13. DAMASCUS: Syrian troops and allied militiamen on Thursday expelled Daesh fighters from Albu Kamal, the last significant town the militants still held in their disintegrating "caliphate". The militants' latest rout left them with only the dregs of a self-styled "state" that once spanned huge territory in Iraq and Syria, with surviving Daesh fighters melting away into desert hideouts. Anti-Daesh forces stormed into the town just across the border from Iraq on Wednesday and while fighting was initially reported as fierce, the outcome of one of Daesh's last major battles was never in doubt. "Our armed forces units, in cooperation with allied and auxiliary forces, have liberated the town of Albu Kamal in Deir Ezzor province," a statement carried by the official SANA news agency said. "Albu Kamal's liberation is very important because it means the failure of the IS terrorist group in the region," the army statement said. The Syrian Observatory for Human Rights, a Britain-based monitor of the war, said much of the fighting had been done by allied militias rather than the regular army. The capture of Albu Kamal was the last in a string of setbacks that saw Daesh lose its urban bastions of Mosul and Raqqa within a few weeks and its embryonic state shrink to a rump. Leading the battle for the town were Hezbollah fighters and advisers, as well as fighters from militias, according to Observatory chief Rami Abdel Rahman. He said that even as Daesh still controlled half of the town and fighting raged earlier Thursday, the militants retained one escape route to the north. Abdel Rahman confirmed that Albu Kamal had been fully retaken but said that "IS withdrew to desert areas in eastern Deir Ezzor" province, where they are likely to encounter US-backed Kurdish-led fighters. Thousands displaced The militants' flight from the town, where Daesh leaders used to meet and were once considered untouchable, caps a process which has seen the group relinquish any ambition as a land-holding force and return to the desert to fight a clandestine guerrilla war. Many of the group's top leaders have been killed as Syrian and Iraqi forces with backing from Russia, Iran and a US-led coalition rolled back the territorial losses that saw the militants declare a "caliphate" roughly the size of Britain in 2014. But the whereabouts of the first among them, self-proclaimed "caliph" Abu Bakr al-Baghdadi, remains unclear. He has been reported killed or wounded many times but Daesh has never offered ay confirmation. The capture of the group's last urban stronghold had always looked to be a matter of days after Syrian forces last week retook provincial capital Deir Ezzor and Iraqi forces reconquered Albu Kamal's twin town of Al-Qaim just over the border. There was little to slow the advance of the Syrian and its allies after their victories further up the Euphrates valley, but while the military phase of the fight against Daesh was nearing its end, the humanitarian crisis it sparked was still in full swing. "In the last few weeks, an estimated 120,000 people were displaced from Albu Kamal," the United Nations' humanitarian affairs office in Damascus said. Daesh still has a small presence in the east of Homs province, in the southern outskirts of Damascus and in the southern province of Daraa. It also holds the small Iraqi town of Rawa down the Euphrates valley from Al-Qaim. A rival militant alliance led by Al-Qaeda's former Syria affiliate controls much of the northwestern province of Idlib and adjacent areas as well as pockets of territory elsewhere. It has come under attack by Russian-backed government forces and by Turkish-backed rebels.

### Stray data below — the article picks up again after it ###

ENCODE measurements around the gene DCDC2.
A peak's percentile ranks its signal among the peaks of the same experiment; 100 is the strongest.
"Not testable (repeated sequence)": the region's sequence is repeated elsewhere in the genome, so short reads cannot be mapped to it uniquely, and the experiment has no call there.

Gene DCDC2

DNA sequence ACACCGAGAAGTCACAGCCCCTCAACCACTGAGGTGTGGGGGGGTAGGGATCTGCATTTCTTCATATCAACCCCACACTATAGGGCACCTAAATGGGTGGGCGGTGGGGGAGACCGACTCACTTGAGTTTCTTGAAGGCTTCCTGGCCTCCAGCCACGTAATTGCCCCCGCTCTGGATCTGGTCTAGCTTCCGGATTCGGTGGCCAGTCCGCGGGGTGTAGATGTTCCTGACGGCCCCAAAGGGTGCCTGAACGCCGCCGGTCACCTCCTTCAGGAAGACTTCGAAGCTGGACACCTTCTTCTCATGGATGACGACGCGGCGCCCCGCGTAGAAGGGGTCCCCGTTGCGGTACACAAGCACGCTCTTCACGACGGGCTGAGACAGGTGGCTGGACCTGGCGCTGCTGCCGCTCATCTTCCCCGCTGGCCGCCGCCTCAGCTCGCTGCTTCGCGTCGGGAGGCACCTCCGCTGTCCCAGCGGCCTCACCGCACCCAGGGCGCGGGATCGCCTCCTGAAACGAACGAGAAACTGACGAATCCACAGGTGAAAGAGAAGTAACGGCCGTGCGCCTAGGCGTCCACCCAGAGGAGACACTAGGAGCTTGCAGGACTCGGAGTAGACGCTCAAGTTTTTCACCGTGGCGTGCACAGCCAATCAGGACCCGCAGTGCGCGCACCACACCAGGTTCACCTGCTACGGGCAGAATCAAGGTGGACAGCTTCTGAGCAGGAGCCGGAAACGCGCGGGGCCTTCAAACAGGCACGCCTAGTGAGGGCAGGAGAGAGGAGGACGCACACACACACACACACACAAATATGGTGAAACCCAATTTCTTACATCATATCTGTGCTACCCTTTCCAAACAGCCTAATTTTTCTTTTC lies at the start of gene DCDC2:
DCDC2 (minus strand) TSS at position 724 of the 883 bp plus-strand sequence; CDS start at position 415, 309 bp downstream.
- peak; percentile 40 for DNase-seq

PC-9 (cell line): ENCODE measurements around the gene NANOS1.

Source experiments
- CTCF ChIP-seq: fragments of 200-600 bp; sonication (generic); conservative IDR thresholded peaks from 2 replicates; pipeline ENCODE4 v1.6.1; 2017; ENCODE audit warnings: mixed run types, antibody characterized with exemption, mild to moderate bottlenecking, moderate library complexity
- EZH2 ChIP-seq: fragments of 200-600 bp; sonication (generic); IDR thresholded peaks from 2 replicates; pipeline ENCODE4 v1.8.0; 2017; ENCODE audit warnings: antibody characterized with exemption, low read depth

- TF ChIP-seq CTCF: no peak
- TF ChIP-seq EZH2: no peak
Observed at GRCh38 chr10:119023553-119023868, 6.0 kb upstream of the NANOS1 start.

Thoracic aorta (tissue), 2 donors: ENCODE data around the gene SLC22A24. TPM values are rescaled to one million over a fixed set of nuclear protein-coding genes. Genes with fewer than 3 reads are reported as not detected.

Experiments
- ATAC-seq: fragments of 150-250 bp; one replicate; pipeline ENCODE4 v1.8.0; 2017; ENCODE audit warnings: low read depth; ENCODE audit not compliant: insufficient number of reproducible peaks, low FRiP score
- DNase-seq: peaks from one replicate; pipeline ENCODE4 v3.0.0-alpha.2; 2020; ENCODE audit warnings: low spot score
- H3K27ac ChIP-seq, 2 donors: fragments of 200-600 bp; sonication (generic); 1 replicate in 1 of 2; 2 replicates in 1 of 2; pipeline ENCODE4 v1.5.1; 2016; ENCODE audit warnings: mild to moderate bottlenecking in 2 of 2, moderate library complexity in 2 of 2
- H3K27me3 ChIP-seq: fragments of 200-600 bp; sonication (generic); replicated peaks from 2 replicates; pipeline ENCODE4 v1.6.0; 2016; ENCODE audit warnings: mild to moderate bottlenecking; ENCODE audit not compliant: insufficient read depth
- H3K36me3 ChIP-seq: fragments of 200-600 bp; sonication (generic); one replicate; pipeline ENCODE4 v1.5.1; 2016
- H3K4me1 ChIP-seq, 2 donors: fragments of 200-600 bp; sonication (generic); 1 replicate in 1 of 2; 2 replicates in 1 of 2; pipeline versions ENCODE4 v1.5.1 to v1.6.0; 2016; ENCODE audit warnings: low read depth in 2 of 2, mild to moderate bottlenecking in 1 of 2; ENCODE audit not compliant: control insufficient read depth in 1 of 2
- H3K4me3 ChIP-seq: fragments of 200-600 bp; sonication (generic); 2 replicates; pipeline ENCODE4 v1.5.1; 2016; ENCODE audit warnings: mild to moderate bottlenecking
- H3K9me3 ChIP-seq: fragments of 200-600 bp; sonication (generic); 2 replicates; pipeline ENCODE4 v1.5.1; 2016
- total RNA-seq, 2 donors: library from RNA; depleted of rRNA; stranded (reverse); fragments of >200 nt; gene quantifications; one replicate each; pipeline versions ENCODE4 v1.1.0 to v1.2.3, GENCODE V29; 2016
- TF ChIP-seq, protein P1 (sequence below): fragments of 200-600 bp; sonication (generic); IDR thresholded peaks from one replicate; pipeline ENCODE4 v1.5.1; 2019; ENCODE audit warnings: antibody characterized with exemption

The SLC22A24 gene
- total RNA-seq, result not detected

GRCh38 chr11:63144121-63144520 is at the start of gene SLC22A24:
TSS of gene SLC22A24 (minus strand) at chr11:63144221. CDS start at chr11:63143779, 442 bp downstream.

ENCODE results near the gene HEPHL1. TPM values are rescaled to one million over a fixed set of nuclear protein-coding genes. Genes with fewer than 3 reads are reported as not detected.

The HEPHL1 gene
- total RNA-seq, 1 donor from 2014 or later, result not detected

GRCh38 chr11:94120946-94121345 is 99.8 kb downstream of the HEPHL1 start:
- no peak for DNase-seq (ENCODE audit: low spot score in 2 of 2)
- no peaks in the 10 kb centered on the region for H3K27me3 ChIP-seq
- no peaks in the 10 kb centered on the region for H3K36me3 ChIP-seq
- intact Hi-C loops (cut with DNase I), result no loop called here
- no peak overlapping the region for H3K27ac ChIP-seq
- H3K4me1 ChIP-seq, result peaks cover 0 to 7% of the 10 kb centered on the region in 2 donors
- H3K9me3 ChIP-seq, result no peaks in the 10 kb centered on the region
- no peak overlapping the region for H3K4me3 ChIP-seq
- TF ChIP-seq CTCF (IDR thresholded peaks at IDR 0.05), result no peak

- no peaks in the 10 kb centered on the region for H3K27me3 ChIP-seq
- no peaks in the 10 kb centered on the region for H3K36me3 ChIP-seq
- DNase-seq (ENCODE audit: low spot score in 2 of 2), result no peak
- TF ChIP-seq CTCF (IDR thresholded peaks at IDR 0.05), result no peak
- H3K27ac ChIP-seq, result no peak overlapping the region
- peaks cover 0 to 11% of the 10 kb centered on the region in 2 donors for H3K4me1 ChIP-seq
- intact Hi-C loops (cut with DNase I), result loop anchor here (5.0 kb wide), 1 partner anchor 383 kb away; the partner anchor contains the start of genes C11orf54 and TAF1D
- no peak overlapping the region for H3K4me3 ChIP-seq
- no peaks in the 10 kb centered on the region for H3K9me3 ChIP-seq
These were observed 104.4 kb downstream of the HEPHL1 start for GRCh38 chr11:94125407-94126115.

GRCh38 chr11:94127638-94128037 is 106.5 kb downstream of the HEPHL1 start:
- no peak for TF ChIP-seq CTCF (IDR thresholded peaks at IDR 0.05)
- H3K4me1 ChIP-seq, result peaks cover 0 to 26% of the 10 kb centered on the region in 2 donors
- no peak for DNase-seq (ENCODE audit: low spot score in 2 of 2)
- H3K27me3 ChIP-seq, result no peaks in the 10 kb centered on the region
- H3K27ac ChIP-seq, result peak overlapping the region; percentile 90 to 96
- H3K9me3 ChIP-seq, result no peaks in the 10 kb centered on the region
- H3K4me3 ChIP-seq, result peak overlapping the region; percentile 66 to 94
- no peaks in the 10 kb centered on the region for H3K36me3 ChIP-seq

14. NATO Secretary-General Jens Stoltenberg (L) talks to US Defence Secretary Jim Mattis (C) and Britain's Secretary of State for Defence Gavin Williamson (R) as they pose for a family photo during a NATO defence ministers' meeting at the NATO headquarters in Brussels, November 8, 2017. AFP/John Thys BRUSSELS: With Daesh crumbling in Iraq and Syria, North Korea defiant over its nuclear ambitions, and Russia looming large, US Defence Secretary Jim Mattis faced a host of pressing issues as he began talks with NATO allies on Wednesday. NATO defence ministers are meeting over two days at the alliance's Brussels headquarters as US President Donald Trump arrived in Beijing to press key player China to do more to get Pyongyang to curb its nuclear and ballistic weapons programmes. The North Korean nuclear crisis will be the focus of a working dinner on Wednesday, where ministers will be joined by the EU's diplomatic chief Federica Mogherini. Tensions have soared since Pyongyang carried out its sixth nuclear test ? its most powerful to date ? and NATO Secretary General Jens Stoltenberg said the crisis demanded a united international effort. "All NATO allies agree that we have to put strong pressure on North Korea because North Korea is responsible for reckless behaviour, irresponsible behaviour developing nuclear weapons and by developing missiles," Stoltenberg said. "We have to put pressure on North Korea to reach a peaceful negotiated solution. Pressure is the path to peace." What follows Daesh? Wednesday's talks were also to look at efforts to revamp NATO's command structure to help it better combat the rising threat from Russia. Mattis will hold a separate meeting on Thursday with partners from the coalition fighting Daesh in the Middle East, where the extremists continue to lose territory. As he flew to Europe, Mattis told reporters that coalition partners are looking to the United States for a clear plan about what follows the physical defeat of Daesh. "Maybe three-quarters of the questions I am getting asked now is (about) going forward. [] They are now saying: 'What's next? How is it looking?'" Mattis said. Following back-to-back losses, including of their Syrian and Iraqi strongholds of Raqa and Mosul, Daesh fighters are down to defending their last holdouts along the Euphrates River valley. America's military involvement in Syria has until now been focused solely on fighting Daesh, but with the extremists on the ropes, Washington must articulate its longer-term interests and what role, if any, US forces will play in Syria. A French source said allies were keen to hear what Mattis had to say about the role of Iran ? a key supporter of Syrian President Bashar al-Assad ? following Trump's tough rhetoric against Tehran. "We are wondering how the speeches by top US officials on the need to push back the Iranian presence in the region is going to manifest itself in real terms in the military strategy," the source said. Mattis supports a UN-backed effort in Geneva, which has run in parallel to a Russian and Iranian-led process, to reach a diplomatic solution. Afghanistan and beyond NATO has been in Afghanistan since the US-led invasion in late 2001 to dislodge the Taliban in the wake of the September 11 attacks. Despite a 16-year war and hundreds of billions of dollars in investment in Afghan institutions and security forces, the country remains beset by corruption and an ongoing security crisis that is killing thousands of local soldiers and civilians each year. NATO will boost its training mission to the local soldiers from around 13,000 troops to around 16,000, Stoltenberg said Tuesday. According to diplomatic sources, the US would contribute around 2,800 troops, while other NATO allies and partner countries would supply around 700 more. Mattis arrived in Brussels from Helsinki, where he attended a forum called the Northern Group, a little-known meeting of northern European nations focusing on the continent's military and security challenges, particularly from Russia. Moscow frequently sends warplanes into the skies around the Baltics, and Europe remains anxious about Russia's military intentions, especially after the 2014 annexation of Crimea from Ukraine. The threat of Russian cyber attacks will also be high on the agenda, with ministers set to agree on ways to integrate the new form of warfare into NATO planning and operations.